Keaton advises supervisors to keep reassessment tax bump

Published 6:31 pm Tuesday, April 9, 2019

Schools, fire, rescue increases cited as justification

By Diana McFarland

Managing editor

Isle of Wight County Administrator Randy Keaton proposes the county keep the additional revenue generated by the recent reassessment, which saw an overall increase of 4.4 percent. 

While doing so would keep the current tax rate the same, 85 cents, the increase is the equivalent to a 2.7-cent increase in the real estate tax rate or $1.2 million. 

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Keaton went over the draft $78 million fiscal 2020 operating budget with the Board of Supervisors Thursday, an increase of $4.1 million from last year.{mprestriction ids=”1,2,3,4,5,6″}

Those increases come, in part, from a $1 million increase in the schools budget, as well as increases in tax relief for the elderly and veterans ($398,000), fire and rescue ($215,000), parks and recreation ($213,000) and eight new full-time positions, among other items. 

The proposed budget also calls for a 2 percent cost-of-living increase for all employees, at a cost of $360,000. 

New full-time jobs include two previously approved animal control positions, three fire/medics, one maintenance and two public utility positions.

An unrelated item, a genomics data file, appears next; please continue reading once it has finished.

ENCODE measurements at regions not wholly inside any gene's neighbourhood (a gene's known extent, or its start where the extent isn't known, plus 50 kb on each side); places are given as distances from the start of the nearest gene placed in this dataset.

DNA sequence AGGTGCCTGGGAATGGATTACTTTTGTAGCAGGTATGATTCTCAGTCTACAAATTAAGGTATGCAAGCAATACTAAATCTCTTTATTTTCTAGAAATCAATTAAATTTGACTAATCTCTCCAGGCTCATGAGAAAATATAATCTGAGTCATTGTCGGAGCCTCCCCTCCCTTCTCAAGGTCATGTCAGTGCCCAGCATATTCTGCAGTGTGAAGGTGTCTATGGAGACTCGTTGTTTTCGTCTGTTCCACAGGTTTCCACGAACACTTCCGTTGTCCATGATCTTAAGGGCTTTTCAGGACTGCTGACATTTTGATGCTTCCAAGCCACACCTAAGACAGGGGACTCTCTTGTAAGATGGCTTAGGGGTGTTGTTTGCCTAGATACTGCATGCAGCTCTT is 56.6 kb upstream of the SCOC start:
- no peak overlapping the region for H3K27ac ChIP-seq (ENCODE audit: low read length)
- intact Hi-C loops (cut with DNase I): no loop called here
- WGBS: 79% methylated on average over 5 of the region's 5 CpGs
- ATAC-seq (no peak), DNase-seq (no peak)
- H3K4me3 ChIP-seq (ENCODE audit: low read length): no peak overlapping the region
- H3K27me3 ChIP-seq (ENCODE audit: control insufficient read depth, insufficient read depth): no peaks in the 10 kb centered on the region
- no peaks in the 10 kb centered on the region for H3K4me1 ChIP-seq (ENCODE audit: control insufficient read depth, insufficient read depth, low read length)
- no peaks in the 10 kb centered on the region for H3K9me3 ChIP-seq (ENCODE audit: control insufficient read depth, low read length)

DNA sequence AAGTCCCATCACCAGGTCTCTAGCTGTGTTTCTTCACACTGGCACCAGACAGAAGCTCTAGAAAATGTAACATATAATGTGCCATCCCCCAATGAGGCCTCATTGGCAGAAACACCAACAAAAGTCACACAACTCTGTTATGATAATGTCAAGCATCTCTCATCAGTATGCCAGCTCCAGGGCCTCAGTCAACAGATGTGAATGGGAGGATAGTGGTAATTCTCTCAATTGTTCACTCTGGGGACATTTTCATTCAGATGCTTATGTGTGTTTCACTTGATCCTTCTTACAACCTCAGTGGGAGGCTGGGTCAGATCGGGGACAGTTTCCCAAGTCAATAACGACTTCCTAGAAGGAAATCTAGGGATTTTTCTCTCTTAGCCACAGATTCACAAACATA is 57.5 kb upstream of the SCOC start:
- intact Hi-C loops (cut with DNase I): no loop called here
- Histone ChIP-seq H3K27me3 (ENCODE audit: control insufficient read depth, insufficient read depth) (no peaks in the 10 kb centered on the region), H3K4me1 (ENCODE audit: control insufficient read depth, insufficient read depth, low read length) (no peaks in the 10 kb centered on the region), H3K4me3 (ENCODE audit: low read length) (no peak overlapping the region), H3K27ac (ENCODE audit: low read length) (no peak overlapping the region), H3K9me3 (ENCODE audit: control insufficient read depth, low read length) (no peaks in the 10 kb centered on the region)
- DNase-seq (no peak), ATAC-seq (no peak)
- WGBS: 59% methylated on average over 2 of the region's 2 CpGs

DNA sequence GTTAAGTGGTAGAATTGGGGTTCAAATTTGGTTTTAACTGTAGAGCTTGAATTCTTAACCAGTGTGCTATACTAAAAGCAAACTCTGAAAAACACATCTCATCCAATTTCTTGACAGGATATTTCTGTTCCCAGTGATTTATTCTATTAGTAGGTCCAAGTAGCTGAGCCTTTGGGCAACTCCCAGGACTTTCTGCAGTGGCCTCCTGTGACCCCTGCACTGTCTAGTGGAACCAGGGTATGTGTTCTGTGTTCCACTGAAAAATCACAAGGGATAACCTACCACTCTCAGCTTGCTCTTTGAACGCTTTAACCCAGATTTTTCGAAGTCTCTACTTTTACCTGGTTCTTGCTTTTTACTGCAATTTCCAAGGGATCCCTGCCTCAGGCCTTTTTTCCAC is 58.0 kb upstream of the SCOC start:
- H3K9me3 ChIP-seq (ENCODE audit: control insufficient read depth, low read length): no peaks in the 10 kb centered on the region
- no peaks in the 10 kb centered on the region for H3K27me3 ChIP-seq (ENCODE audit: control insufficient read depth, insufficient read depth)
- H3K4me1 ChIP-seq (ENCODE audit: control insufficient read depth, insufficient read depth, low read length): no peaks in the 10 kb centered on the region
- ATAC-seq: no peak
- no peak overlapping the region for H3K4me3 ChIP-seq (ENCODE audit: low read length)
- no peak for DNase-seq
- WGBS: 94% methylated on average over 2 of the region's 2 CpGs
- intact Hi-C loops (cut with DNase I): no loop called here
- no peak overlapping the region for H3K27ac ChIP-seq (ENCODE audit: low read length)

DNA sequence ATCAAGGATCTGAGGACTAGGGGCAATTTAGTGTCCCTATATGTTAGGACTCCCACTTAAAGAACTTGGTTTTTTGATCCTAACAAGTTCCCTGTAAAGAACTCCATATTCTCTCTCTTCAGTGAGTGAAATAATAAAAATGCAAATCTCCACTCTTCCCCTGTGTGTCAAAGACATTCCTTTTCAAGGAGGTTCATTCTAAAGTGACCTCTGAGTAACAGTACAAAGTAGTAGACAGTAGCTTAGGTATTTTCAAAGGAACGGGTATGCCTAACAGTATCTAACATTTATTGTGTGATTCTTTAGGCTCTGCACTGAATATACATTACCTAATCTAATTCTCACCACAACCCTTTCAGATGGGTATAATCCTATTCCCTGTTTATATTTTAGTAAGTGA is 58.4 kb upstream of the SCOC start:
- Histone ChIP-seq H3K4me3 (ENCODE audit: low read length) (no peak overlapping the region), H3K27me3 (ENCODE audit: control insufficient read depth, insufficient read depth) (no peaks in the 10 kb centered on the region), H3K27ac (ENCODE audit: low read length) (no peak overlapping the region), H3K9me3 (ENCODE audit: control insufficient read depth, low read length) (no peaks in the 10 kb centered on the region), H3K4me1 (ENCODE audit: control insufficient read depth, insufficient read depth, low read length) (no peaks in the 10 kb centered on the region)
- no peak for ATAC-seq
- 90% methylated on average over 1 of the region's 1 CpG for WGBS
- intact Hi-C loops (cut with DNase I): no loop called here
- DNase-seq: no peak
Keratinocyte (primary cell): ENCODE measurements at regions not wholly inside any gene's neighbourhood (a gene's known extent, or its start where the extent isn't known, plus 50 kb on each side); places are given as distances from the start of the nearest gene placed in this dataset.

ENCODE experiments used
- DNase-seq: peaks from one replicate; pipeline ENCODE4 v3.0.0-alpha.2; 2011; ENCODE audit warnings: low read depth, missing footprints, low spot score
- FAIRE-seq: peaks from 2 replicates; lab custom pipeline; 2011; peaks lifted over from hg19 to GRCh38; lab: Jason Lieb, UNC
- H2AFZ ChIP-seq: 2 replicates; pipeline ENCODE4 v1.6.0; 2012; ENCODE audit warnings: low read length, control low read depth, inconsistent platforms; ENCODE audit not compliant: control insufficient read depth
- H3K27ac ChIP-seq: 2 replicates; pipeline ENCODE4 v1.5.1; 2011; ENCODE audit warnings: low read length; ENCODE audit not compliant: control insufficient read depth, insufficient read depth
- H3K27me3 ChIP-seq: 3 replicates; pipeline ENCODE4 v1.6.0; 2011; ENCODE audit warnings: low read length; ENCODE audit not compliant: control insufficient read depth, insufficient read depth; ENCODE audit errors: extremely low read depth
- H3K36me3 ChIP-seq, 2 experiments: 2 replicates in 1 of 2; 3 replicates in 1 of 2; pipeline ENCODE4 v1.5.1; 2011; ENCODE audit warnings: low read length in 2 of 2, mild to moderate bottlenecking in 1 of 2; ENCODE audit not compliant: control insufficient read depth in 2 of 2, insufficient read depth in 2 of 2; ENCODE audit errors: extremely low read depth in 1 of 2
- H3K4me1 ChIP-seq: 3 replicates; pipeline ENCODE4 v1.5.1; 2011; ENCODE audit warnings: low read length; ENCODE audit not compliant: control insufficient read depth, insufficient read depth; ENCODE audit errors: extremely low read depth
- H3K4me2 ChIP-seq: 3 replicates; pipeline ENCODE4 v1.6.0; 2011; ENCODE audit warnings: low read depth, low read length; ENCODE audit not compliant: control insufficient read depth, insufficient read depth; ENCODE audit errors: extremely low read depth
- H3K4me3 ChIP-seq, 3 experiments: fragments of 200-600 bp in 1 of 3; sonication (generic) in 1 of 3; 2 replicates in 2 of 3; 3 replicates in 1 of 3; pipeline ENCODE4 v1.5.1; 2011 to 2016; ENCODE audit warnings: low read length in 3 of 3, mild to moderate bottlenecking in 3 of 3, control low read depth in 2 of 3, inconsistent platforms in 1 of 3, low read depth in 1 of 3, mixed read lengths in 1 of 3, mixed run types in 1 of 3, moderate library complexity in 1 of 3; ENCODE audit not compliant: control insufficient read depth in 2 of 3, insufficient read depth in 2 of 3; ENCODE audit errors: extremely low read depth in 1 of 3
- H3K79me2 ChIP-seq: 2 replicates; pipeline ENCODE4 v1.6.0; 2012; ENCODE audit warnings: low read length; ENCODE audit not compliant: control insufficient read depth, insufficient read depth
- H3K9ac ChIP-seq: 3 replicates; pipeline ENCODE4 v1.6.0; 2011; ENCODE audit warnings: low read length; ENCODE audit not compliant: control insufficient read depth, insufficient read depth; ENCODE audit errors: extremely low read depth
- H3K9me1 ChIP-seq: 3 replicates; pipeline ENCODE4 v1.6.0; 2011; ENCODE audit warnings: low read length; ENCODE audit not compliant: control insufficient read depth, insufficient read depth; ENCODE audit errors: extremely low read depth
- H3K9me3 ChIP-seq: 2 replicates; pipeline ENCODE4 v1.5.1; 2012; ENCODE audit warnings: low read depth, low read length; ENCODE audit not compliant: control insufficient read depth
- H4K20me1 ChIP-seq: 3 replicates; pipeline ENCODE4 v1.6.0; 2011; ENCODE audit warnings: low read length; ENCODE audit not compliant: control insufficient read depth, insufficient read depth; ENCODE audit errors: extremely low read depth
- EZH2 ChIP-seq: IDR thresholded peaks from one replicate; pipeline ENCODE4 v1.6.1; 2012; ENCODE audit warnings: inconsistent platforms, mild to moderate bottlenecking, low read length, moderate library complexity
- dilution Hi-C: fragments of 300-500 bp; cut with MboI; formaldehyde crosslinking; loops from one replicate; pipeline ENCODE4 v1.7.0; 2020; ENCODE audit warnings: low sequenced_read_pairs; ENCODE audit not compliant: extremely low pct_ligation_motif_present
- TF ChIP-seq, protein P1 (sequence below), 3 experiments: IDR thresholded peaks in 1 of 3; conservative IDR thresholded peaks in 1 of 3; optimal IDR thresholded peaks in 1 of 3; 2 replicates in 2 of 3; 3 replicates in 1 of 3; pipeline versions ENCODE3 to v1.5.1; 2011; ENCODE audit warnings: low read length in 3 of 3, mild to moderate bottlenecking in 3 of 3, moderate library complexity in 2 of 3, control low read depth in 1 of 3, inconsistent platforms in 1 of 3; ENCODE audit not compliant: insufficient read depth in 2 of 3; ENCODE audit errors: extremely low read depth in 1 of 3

Not included in the budget was a request for five new school resource officers, school requests totaling $932,941, and five other county positions. 

The priciest items in the proposed $5.8 million capital budget are $2.3 million for public utilities, which includes a portion of the cost of the Route 10 waterline, and $1.9 million for school roof projects and engineering and design work on Hardy Elementary in preparation for a proposed renovation. 

Smithfield Supervisor Dick Grice has suggested the Board hire a consultant to do an independent assessment on Hardy to help decide if the school should be renovated or replaced. 

While the personal property and machinery and tools tax rates will remain the same, the budget calls for a 5-percent increase in the water rate for Isle of Wight customers. 

Keaton pointed out that the additional reassessment revenue could change as residents file appeals and go through the process. 

By law, the county can keep one percent of a reassessment increase, while any amount beyond that must be advertised to the public. 

If the county had proposed not keeping the additional money, it would have had to lower its tax rate to adjust for the difference — also known as being revenue neutral.  

Board Chairman William McCarty said he’s received several phone calls about increased reassessments and wanted the public to know that the Supervisors did not control that process.

It is overseen by the Commissioner of Revenue’s office, which hires a third party assessor to do the work, he said. 

“It’s something this Board will have to grapple with,” said McCarty. 

As an aside, McCarty, as well as Smithfield District Supervisor Dick Grice and Windsor District Supervisor Joel Acree are up for re-election this year, and real estate taxes tend to be an election year concern. 

Keaton said large increases, or decreases, in an individual reassessment could be a mistake or could result from an incorrect assessment in 2015. 

The property reassessment is conducted every four years, and from 2012 until this year, values remained flat. 

The last time residents saw a large increase was in 2006, when the average assessment went up by nearly 42 percent. Two years later, and into the Great Recession, they dropped by an average of 5-6 percent.  {/mprestriction}